Now, that's a sandwich

Customers are demanding unique interpretations of the tried and true—and restaurateurs are giving it to them. These days especially, the sandwich can be a menu’s best friend. What other single item can span the dayparts so deftly, from breakfast and snacks to dinner and late-night supper—to say nothing of its lunchtime bastion? And what other item is flexible enough to suit so many menu concepts and price points, from the iconic 49-cent White Castle “slyder” to an upscale choice like the $25 Tuna Sandwich served at Belvedere in the Peninsula Beverly Hills Hotel: seared ahi tuna on nori brioche with edamame aïoli, mizuna, and enoki mushroom salad?

“The marketplace is hungry for unique sandwiches,” says Harry Balzer, vice president of the NPD Group, which recently published its 19th Annual Report on Eating Patterns in America. “The sandwich is the number-one thing that Americans eat—at home and away from home—and not just at lunch.”

In fact, we consume nearly 200 sandwiches per capita, according to NPD data, or close to four sandwiches a week counting all eating occasions.

Restaurants’ share of this bounty has increased in recent years, accounting for 53% of all lunches in 2004, with non-burger sandwiches making up 30% of that total.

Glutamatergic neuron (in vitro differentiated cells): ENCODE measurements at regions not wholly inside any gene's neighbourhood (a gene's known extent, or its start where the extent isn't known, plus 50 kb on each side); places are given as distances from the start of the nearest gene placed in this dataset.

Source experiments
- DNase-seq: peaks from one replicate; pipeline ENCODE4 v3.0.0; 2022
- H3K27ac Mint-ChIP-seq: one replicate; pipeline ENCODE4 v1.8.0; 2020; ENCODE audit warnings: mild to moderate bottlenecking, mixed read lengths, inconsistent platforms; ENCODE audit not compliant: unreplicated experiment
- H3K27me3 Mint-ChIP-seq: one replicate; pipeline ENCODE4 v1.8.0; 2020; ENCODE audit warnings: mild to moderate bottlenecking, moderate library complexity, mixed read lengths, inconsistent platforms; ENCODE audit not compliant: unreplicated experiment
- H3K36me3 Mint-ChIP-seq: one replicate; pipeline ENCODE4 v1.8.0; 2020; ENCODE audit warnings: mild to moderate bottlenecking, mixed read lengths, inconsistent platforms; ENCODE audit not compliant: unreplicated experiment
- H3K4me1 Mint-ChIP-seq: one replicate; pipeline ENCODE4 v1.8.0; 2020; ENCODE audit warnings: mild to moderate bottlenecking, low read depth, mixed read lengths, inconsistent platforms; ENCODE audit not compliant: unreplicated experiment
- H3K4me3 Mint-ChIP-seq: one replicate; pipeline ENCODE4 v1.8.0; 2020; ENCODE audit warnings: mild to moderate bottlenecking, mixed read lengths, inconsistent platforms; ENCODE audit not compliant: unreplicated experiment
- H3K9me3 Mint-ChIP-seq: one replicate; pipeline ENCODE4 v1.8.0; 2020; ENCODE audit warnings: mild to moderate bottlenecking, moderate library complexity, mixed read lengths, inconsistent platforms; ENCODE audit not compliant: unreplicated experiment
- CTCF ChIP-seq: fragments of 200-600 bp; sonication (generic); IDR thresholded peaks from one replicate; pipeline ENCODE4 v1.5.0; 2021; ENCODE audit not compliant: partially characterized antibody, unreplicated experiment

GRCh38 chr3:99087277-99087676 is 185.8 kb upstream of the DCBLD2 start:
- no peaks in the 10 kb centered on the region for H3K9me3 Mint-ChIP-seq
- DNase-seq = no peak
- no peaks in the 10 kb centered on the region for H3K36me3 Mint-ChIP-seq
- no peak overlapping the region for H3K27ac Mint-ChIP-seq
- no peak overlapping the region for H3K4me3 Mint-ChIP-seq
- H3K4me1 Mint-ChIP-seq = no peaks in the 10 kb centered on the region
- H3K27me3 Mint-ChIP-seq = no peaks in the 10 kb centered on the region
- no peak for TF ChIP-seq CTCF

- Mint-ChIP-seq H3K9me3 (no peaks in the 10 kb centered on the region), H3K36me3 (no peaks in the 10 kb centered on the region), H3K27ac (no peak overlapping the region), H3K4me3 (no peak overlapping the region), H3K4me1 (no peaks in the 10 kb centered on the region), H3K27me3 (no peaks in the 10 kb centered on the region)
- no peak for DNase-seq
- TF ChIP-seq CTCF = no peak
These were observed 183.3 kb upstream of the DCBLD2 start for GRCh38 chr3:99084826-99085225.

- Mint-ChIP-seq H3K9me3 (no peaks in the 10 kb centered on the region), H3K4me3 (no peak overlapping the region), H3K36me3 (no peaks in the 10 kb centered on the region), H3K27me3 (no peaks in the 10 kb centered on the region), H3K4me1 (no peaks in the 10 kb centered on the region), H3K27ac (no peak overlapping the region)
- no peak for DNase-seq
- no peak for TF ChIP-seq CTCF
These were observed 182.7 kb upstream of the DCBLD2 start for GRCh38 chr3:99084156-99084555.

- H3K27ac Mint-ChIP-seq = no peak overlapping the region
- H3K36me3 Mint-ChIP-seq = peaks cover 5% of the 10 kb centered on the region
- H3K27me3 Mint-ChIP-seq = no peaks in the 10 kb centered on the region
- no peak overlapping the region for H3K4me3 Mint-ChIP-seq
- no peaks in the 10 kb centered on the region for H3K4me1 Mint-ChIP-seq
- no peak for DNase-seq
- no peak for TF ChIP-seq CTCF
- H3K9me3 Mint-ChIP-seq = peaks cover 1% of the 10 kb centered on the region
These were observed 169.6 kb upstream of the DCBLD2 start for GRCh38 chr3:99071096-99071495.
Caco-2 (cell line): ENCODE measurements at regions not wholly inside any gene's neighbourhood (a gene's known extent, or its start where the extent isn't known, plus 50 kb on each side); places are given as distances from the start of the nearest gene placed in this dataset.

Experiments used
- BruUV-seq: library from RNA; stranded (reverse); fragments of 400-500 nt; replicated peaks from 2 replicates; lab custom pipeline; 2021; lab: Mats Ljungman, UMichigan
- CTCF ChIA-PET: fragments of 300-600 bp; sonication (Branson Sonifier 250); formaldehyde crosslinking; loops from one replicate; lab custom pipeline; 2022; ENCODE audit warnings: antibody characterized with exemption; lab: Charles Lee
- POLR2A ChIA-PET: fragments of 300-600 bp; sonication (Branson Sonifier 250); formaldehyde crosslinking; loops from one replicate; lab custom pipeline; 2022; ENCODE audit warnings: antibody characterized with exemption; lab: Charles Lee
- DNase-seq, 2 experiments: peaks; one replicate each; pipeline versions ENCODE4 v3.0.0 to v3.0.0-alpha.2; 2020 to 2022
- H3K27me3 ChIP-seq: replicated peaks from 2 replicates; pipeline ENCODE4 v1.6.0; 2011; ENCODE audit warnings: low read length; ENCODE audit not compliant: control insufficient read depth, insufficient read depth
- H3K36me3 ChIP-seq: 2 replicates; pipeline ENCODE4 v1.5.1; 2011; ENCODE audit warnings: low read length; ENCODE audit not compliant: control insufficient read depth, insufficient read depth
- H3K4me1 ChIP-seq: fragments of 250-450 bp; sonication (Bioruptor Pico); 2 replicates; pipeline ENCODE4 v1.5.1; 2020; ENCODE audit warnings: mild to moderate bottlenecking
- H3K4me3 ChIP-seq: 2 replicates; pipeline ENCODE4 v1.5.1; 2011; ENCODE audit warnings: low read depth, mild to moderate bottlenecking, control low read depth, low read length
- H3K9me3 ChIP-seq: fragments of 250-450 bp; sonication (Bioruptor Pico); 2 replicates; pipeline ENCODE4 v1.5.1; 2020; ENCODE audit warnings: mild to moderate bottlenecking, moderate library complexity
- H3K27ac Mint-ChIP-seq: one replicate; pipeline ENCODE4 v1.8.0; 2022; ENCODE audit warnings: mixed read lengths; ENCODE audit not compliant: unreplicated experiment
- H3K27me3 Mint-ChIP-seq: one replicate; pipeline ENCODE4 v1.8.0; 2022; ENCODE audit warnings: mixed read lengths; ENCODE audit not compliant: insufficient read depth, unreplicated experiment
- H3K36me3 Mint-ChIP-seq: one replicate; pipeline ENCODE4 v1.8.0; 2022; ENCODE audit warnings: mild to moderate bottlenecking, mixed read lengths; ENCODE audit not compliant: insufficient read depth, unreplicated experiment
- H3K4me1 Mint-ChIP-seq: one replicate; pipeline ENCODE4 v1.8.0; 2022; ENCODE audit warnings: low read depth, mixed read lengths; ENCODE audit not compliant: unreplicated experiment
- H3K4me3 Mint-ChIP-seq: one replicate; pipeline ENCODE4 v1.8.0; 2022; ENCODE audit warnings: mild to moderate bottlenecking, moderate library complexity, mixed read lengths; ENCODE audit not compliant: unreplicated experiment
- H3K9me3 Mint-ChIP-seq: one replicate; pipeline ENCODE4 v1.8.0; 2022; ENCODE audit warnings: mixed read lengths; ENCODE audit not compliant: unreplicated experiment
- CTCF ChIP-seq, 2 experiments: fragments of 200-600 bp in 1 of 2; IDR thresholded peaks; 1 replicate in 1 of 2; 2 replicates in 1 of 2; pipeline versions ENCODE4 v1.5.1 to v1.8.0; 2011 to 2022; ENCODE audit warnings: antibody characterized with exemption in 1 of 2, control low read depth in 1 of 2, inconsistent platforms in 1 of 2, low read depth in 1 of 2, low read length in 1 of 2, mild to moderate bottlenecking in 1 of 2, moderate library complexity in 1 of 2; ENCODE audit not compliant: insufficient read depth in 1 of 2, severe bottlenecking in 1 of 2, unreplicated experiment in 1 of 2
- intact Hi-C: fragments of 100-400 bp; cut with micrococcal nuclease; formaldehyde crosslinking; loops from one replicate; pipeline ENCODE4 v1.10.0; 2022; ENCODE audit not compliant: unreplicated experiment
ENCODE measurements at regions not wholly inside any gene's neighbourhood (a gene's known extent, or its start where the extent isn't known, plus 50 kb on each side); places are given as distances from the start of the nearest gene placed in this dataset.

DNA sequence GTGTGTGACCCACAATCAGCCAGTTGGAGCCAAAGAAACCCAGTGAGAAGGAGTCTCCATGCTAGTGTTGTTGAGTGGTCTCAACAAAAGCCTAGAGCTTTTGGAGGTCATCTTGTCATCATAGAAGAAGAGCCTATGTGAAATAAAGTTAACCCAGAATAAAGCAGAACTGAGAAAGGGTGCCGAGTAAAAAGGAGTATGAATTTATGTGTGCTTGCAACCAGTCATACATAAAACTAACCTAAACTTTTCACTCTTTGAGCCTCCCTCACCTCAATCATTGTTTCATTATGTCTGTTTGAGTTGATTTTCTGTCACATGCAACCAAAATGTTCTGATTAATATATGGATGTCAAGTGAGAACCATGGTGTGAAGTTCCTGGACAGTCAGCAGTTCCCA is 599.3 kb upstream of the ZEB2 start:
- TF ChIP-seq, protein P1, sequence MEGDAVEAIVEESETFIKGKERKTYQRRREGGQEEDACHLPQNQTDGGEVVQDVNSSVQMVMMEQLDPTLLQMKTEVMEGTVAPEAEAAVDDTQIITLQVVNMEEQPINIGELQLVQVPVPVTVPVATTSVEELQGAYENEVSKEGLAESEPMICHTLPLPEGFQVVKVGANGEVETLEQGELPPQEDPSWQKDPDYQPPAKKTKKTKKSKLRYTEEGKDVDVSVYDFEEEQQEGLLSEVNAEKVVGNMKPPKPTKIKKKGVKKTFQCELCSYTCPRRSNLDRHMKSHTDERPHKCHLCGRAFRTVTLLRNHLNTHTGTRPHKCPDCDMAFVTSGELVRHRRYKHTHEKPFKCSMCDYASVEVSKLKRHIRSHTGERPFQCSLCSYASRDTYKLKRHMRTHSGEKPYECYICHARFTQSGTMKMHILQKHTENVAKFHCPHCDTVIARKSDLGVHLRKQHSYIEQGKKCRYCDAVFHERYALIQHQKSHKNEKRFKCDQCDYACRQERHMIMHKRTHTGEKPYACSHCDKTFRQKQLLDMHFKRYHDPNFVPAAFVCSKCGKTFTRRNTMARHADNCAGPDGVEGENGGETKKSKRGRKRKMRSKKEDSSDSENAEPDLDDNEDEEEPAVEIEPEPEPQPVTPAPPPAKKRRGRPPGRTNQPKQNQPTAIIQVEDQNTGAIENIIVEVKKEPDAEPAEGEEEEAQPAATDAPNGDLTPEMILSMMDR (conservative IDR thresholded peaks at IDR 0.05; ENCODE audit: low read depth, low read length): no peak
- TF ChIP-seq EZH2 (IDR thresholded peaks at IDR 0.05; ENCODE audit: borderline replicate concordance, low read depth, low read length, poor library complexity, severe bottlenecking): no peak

“Subway’s success made everybody realize that sandwiches are where the action is,” says Balzer. “Now we’re seeing operators taking the sandwich category and making it their own by tinkering with the bread, the fillings, and the condiments and toppings.”

That’s precisely what executive chef Sean Hardy has done at Belvedere in Beverly Hills. “At lunch, you can be most creative with sandwiches,” says Hardy. “People aren’t willing to spend the time or psychic energy to really think about what they order at lunch, so we find ourselves taking a lot of relatively familiar sandwich ideas and giving them an exotic twist to bring them up to Belvedere status.”

That tuna sandwich is a case in point. Other popular choices have taken their inspiration from regional standards or childhood favorites. There’s usually a po’ boy sandwich, such as this summer’s crispy soft-shell crab on a baguette, served with roasted garlic and habanero coleslaw and chick-pea fries ($23). A garnish of pickled watermelon rind—based on Hardy’s sister’s recipe—rounds out the sophisticated Southern reference. For heartier appetites, there’s an open-faced hickory-smoked brisket sandwich on sliced housemade brioche, garnished with crispy shallot rings and an upscale rendition of three bean salad ($19). Even the “standard” burger ($16) gets an upgrade, with Angus beef, grilled onions, and Tillamook cheddar. Collectively, sandwiches account for 30-40% of Belvedere’s lunch sales on any given day.

From an operator’s point of view, sandwiches are also great for food costs. At duckfat, a new quickservice café in Portland, ME, specializing in crispy pressed panini and Belgian-style frites (cooked in 25% rendered duck fat, for flavor), sandwiches solve many utilization dilemmas. Duckfat is the second restaurant of chef Rob Evans and his partner Nancy Pugh, owners of the $70-average-check Hugo’s across the street. Trim, overproduction, and other Hugo’s ingredients find their way onto the menu at duckfat, including not only the cooking medium itself, but also duck confit (for the second restaurant’s signature salad), braised short ribs, lamb shoulder, and so on.